Although a $350 million renovation of Rupp Arena and attached convention center has been suspended, the project manager will continue to be paid through December 2015, city officials said.
Frank Butler's contract, which began Sept. 1, 2012, does not expire until Dec. 31, 2015. Butler receives $200,000 a year plus other benefits, including a $250,000 life insurance policy, according to documents obtained by the Herald-Leader through an Open Records Act request.
Some members of the Urban County Council want to know more about how Butler will be paid.
Questions about Butler's pay surfaced during a June 12 Urban County Council meeting.
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Councilman Kevin Stinnett, who raised the issue of what happened to $5.5 million in unspent funds for the Rupp project, said the council needed to know how Butler would be paid and who would be paying his salary.
"If there is a fund balance, we need to know: Is it the state's? Is it the city's? Is it the (Lexington Center Corp.) or Convention and Visitors Board money?" Stinnett said. "If Frank is going to stay on, we need to know what exactly he will be doing."
Butler's contract is with Lexington Center Corp., or LCC, which oversees Rupp, the convention center and retail shops.
A little more than $50,000 remains in LCC accounts earmarked for design and planning for the Rupp project. But there is $313,000 in city money and $313,000 in state money that has not been spent. The city gave $2.5 million for the project, the state gave $2.5 million, and Lexington Center Corp. and the Convention and Visitors Bureau also chipped in for the design phase of the project.
Butler, who left a high-paying job as a vice president at the University of Kentucky to take the position, declined to comment.
Brent Rice, chairman of the LCC board, said the board would discuss how Butler will be paid at its next meeting, on July 17. Rice said Butler would be busy.
"Because of the Rupp project, Mr. Butler has been working with the nation's leading experts in the field, and he brings a lot of knowledge and experience," Rice said. "The board of directors and Lexington Center staff will have discussions with him about his role going forward in examining all assets and ideas to improve efficiencies, including possible development of surrounding parking lots."
The High Street parking lot across from Rupp Arena has potential to be developed into a retail complex. The High Street parking lot was not part of the $351 million Rupp Arena renovation and expansion.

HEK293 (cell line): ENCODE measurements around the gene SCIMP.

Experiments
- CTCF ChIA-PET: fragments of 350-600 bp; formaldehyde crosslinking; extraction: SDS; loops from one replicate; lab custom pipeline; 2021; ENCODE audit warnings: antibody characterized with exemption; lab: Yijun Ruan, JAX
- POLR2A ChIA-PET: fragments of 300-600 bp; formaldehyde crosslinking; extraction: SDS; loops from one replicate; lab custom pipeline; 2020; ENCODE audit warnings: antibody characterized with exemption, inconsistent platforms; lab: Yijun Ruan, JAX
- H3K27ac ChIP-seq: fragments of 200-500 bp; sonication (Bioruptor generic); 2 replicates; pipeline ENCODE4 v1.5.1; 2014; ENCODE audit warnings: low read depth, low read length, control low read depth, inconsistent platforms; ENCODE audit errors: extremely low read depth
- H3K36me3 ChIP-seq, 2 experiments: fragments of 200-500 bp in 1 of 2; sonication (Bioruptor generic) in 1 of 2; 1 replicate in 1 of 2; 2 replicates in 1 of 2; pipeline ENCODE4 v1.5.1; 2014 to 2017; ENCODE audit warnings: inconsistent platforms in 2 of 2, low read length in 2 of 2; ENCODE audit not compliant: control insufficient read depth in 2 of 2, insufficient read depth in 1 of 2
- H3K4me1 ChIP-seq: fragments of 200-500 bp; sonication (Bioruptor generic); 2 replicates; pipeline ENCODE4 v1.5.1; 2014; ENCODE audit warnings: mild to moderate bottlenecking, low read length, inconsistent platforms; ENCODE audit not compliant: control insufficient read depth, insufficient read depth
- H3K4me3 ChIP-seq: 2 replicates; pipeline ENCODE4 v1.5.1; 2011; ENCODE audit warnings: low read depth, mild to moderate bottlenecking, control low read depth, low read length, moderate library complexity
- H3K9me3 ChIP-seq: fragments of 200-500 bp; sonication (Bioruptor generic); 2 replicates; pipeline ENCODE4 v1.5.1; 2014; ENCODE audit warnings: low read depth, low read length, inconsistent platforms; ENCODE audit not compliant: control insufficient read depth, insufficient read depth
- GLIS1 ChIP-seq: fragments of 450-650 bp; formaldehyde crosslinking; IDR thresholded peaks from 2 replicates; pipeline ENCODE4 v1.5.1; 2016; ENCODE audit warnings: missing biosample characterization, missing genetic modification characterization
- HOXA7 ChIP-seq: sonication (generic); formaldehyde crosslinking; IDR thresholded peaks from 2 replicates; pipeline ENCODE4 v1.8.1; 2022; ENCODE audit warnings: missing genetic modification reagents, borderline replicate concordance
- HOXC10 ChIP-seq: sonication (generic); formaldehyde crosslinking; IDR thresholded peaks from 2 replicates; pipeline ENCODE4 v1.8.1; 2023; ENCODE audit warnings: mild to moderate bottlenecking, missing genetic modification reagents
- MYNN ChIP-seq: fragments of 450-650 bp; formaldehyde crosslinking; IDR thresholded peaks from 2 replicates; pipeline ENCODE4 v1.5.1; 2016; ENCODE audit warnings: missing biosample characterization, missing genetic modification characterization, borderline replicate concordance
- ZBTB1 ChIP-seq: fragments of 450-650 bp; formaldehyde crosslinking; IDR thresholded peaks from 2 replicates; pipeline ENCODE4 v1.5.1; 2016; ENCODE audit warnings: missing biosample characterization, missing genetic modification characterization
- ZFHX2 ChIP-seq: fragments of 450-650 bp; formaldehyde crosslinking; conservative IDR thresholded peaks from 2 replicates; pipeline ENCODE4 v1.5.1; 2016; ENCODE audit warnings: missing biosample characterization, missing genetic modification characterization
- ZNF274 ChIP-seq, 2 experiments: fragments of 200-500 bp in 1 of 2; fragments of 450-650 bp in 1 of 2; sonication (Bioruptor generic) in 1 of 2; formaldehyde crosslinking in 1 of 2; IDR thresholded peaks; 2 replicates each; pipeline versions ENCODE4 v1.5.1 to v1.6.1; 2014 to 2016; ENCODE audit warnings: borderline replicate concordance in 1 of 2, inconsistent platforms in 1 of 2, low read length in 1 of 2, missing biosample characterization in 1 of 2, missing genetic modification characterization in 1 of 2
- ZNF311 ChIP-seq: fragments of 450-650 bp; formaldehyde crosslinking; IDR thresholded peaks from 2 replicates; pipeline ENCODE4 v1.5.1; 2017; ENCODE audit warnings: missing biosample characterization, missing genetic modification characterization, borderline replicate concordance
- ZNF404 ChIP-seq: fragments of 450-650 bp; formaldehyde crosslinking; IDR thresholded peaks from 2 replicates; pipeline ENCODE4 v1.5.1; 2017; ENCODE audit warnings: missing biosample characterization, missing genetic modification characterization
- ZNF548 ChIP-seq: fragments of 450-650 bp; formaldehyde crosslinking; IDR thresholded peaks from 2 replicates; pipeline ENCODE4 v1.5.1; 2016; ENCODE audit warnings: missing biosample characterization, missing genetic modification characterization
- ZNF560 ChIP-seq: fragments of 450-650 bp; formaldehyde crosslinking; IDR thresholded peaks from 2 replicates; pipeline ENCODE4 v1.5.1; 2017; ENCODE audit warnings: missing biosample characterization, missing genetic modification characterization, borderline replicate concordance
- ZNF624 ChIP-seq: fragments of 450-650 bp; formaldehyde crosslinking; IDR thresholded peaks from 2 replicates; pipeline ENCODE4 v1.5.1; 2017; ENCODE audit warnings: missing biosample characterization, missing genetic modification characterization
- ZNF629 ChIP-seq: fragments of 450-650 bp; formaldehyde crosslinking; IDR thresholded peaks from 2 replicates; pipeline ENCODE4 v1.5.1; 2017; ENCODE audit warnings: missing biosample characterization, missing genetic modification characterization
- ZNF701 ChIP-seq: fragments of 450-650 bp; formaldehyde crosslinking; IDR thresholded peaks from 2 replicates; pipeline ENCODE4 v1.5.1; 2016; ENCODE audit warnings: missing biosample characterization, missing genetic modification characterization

Rice said LCC would have money to pay Butler through December 2015 without having to use funds remaining in the Rupp Arena renovation accounts.
"Butler is contracted through December 2015, and LCC has ample resources to compensate him for the rest of the contract," Rice said. "We are fortunate to have him on board. There is a great amount of work he can do for the remainder of the contract if he and the board can agree on his role going forward."
The LCC board voted in May not to request the remaining $313,000 from the state and not to spend any additional money. The board did not discuss how Butler would be paid.
Mayor Jim Gray called off the renovation project on June 11 because the city could not come to an agreement with the University of Kentucky, Rupp's marquee tenant, on the scope of the project. It had run into other problems — the state legislature did not approve $80 million in state funding for the renovation, and opinion polls showed little support for spending taxpayer dollars on the project.
How Butler will be paid is a key issue. Gray pledged this year to repay $2.5 million the state gave for planning and design of the project.
The Urban County Council will discuss repayment of the $2.5 million at a meeting set for Aug. 28.
The council had discussed holding the meeting July 8, but several members could not attend. The meeting was pushed back to Aug. 28 because the council is on break for much of July.
Vice Mayor Linda Gorton, who is also on the LCC board, said she hoped the board would discuss how Butler would be paid at its July 17 meeting.
"This is one of the things that we need to look at. The board needs to do its due diligence," Gorton said.